RBI reports 76% of ₹2,000 notes returned

RBI reports 76% of ₹2,000 notes returned

Context : 

The Reserve Bank of India (RBI) asked the general population to use the next three months to deposit and/or exchange the 2,000 banknotes that were in circulation as of May 19, 2023, as 76% of those notes had since been returned.

What was the purpose of introducing Rs. 2000 notes?

  • Announcing demonetization: Prime Minister Narendra Modi unexpectedly announced on November 8, 2016, that the present 500 and 1000 rupee notes would no longer be accepted as legal money.
  • Demonetization’s goal: Demonetization’s main goals were to reduce “black money” (undeclared income), do rid of counterfeit money, fight corruption, and stop the funding of illicit acts like terrorism.
  • Retraction of 500 and 1000 Rupee Notes: Following the announcement, the 500 and 1000 rupee notes were taken out of circulation. A constrained time was given to people to exchange or deposit their old money in banks.
  • New Denominations: The Reserve Bank of India (RBI) introduced new banknotes in a range of denominations to replace the previous money. The 2000 rupee note was one of them, and it was released to allow for greater transactions and effectively store value.
  • Features: The new 2000 rupee note included cutting-edge security measures, including as colour-shifting ink, see-through registers, latent pictures, and other components to deter counterfeiting. Additionally, it included updated visual and design elements.

What were the advantages of demonetization?

  • Currency Stabilisation: Demonetization can be used as a strategy to maintain currency stability, combat inflation, stop money fraud, and foster formal economic activity.
  • Curbing Black Money: The government’s justification for demonetization is that it helps pump out black money, or unaccounted income held in cash, which can broaden the tax base, lower corruption, and combat crime.
  • Promotion of Digitization: Demonetization can boost transaction digitisation, formalise the economy, increase transparency, and lower the cost of currency management. It can also increase tax collections for the government and improve the convenience and effectiveness of the payment system.

How did it fail in its goal?

  • Temporary Slowdown: Due to the disruption created by the withdrawal of old currency and the limited supply of new currency, the demonetization process may cause a temporary slowdown in economic activity. This may affect consumer and company spending.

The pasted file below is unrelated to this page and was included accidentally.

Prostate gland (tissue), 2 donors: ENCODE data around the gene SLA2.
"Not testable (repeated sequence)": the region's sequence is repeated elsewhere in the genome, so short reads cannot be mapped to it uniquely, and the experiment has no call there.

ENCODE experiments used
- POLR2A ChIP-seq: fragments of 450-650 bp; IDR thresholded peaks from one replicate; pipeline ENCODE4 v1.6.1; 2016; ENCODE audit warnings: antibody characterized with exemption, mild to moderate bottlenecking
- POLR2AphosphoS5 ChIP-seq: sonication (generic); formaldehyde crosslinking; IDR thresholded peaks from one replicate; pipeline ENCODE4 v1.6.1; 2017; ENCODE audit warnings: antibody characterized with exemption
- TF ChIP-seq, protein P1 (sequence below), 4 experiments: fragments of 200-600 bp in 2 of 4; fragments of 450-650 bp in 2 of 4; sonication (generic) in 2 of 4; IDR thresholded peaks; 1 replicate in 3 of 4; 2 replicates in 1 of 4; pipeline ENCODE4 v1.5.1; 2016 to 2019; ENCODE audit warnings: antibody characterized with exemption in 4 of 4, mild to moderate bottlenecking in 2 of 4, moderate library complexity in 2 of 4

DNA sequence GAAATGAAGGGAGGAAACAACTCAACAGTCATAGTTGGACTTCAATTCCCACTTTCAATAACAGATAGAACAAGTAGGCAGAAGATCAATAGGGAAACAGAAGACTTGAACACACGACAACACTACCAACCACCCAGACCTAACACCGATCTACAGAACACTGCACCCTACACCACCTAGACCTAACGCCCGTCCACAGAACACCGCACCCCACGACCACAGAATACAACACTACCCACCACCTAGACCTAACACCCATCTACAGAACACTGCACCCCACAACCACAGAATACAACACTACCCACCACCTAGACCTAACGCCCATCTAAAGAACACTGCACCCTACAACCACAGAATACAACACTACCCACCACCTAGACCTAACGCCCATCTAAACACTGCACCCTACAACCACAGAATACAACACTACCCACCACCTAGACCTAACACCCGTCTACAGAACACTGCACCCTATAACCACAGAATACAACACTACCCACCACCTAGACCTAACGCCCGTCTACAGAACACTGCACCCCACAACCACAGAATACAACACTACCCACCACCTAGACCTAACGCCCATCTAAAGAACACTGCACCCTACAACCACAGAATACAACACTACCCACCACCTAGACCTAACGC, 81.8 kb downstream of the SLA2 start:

• huge Costs: Demonetization requires major administrative costs, such as printing new currency notes, calibrating ATMs, and informing people about the changes. These expenses may put a burden on the government’s finances and take money away from other areas.
  • Impacts: Cash-driven industries, like retail, hospitality, and small enterprises, may be negatively impacted by demonetization

Why was it removed from the market?

  • Currency management: The RBI’s efforts to maintain a reliable and secure currency system include the elimination of 2000-rupee banknotes.
  • Post-Demonetization Response: Following the elimination of the 500 and 1000 rupee notes during the demonetization operation, the 2000 rupee notes were created in 2016 to satisfy immediate financial needs.
  • Printing Stopped: The printing of 2000 rupee notes was discontinued in 2018–19 because the initial goal of satisfying the country’s currency needs had been accomplished and there was a sufficient supply of other denominations.
  • Reduced Circulation: As of March 31, 2023, 10.8% of the total amount of notes in circulation were banknotes worth 2000 rupees.
  • Minimal Effect on the Economy: It is not anticipated that the withdrawal of 2000 rupee notes will significantly impact daily life or the economy. The impact, according to the governor of the RBI, will be “very very marginal” because there is enough supply of banknotes in other denominations.
  • The objective of Curbing Black Money: The removal of higher-value notes is viewed as a reasonable form of demonetization that can aid in reducing corruption, black money, and counterfeiting.
  • Increase in Bank Deposits: Economists predict that the withdrawal will lead to a rise in bank deposits, particularly during a period of rapid credit expansion. This might lower lending rates and help the economy become more formally organised.

What was reported in the recent news regarding 2000 rs notes?

  • The Reserve Bank of India (RBI) said that as of May 19, 2023, 76% of the 2,000 banknotes in use have been returned. This indicates that 76% of the 2,000 banknotes in circulation had been returned to the RBI.
  • The RBI advised the general public to deposit or swap the last 2,000 banknotes within the next three months. This suggests that the RBI set a deadline for people to finish returning or exchanging the 2,000 rupees they had in their possession.
  • 2,000 banknotes worth a total of 2.72 lakh crore were removed from circulation from the time of the announcement on May 19 and June 30, 2023. This means that individuals returned or exchanged a significant amount of ₹2,000 banknotes during that period.
  • A total of 2,000 banknotes totalling 0.84 lakh crore were still in use as of June 30, 2023. This shows that a sizeable number of the 2,000 banknotes were still in use at the time despite efforts to have them recalled.
  • The use of the returned 2,000 banknotes was disclosed by the RBI. According to the report, deposits made up almost 87% of the entire amount of returned banknotes. This shows that a sizable portion of the returned currency was placed into financial institutions.